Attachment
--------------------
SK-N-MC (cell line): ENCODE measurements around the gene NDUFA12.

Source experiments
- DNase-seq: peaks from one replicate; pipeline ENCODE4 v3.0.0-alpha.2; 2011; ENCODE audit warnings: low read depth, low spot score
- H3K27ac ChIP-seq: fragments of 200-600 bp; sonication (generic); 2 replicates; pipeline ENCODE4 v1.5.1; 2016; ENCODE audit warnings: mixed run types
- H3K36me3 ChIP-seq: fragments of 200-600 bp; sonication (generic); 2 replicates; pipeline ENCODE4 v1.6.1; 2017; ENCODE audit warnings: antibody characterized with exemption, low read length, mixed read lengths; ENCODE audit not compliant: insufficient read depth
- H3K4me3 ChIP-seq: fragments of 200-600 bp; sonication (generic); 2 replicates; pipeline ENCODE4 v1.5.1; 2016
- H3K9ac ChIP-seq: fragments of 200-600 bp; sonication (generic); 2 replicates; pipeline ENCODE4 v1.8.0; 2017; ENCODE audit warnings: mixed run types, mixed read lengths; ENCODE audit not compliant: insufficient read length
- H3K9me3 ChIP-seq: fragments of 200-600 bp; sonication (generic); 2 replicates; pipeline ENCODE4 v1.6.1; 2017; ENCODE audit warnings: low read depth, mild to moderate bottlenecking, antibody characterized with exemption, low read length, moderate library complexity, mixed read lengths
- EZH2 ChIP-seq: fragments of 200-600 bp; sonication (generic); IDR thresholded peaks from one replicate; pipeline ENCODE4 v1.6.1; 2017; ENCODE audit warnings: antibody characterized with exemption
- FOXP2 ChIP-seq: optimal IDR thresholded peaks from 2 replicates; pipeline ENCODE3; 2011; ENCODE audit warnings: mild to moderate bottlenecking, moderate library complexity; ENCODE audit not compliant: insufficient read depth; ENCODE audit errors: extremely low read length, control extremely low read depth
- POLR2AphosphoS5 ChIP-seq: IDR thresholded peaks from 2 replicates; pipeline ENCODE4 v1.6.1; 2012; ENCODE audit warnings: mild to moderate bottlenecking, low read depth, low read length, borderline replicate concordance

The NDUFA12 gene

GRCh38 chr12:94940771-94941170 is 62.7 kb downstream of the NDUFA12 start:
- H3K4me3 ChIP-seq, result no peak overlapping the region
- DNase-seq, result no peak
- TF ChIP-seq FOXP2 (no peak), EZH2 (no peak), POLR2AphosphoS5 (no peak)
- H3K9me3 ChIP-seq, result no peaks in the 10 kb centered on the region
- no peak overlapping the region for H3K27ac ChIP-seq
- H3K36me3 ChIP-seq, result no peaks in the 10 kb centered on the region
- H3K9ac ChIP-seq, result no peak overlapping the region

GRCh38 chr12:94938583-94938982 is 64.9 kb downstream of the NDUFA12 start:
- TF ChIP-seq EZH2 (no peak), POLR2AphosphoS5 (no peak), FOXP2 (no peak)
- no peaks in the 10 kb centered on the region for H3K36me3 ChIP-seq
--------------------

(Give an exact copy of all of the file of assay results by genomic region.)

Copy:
SK-N-MC (cell line): ENCODE measurements around the gene NDUFA12.

Source experiments
- DNase-seq: peaks from one replicate; pipeline ENCODE4 v3.0.0-alpha.2; 2011; ENCODE audit warnings: low read depth, low spot score
- H3K27ac ChIP-seq: fragments of 200-600 bp; sonication (generic); 2 replicates; pipeline ENCODE4 v1.5.1; 2016; ENCODE audit warnings: mixed run types
- H3K36me3 ChIP-seq: fragments of 200-600 bp; sonication (generic); 2 replicates; pipeline ENCODE4 v1.6.1; 2017; ENCODE audit warnings: antibody characterized with exemption, low read length, mixed read lengths; ENCODE audit not compliant: insufficient read depth
- H3K4me3 ChIP-seq: fragments of 200-600 bp; sonication (generic); 2 replicates; pipeline ENCODE4 v1.5.1; 2016
- H3K9ac ChIP-seq: fragments of 200-600 bp; sonication (generic); 2 replicates; pipeline ENCODE4 v1.8.0; 2017; ENCODE audit warnings: mixed run types, mixed read lengths; ENCODE audit not compliant: insufficient read length
- H3K9me3 ChIP-seq: fragments of 200-600 bp; sonication (generic); 2 replicates; pipeline ENCODE4 v1.6.1; 2017; ENCODE audit warnings: low read depth, mild to moderate bottlenecking, antibody characterized with exemption, low read length, moderate library complexity, mixed read lengths
- EZH2 ChIP-seq: fragments of 200-600 bp; sonication (generic); IDR thresholded peaks from one replicate; pipeline ENCODE4 v1.6.1; 2017; ENCODE audit warnings: antibody characterized with exemption
- FOXP2 ChIP-seq: optimal IDR thresholded peaks from 2 replicates; pipeline ENCODE3; 2011; ENCODE audit warnings: mild to moderate bottlenecking, moderate library complexity; ENCODE audit not compliant: insufficient read depth; ENCODE audit errors: extremely low read length, control extremely low read depth
- POLR2AphosphoS5 ChIP-seq: IDR thresholded peaks from 2 replicates; pipeline ENCODE4 v1.6.1; 2012; ENCODE audit warnings: mild to moderate bottlenecking, low read depth, low read length, borderline replicate concordance

The NDUFA12 gene

GRCh38 chr12:94940771-94941170 is 62.7 kb downstream of the NDUFA12 start:
- H3K4me3 ChIP-seq, result no peak overlapping the region
- DNase-seq, result no peak
- TF ChIP-seq FOXP2 (no peak), EZH2 (no peak), POLR2AphosphoS5 (no peak)
- H3K9me3 ChIP-seq, result no peaks in the 10 kb centered on the region
- no peak overlapping the region for H3K27ac ChIP-seq
- H3K36me3 ChIP-seq, result no peaks in the 10 kb centered on the region
- H3K9ac ChIP-seq, result no peak overlapping the region

GRCh38 chr12:94938583-94938982 is 64.9 kb downstream of the NDUFA12 start:
- TF ChIP-seq EZH2 (no peak), POLR2AphosphoS5 (no peak), FOXP2 (no peak)
- no peaks in the 10 kb centered on the region for H3K36me3 ChIP-seq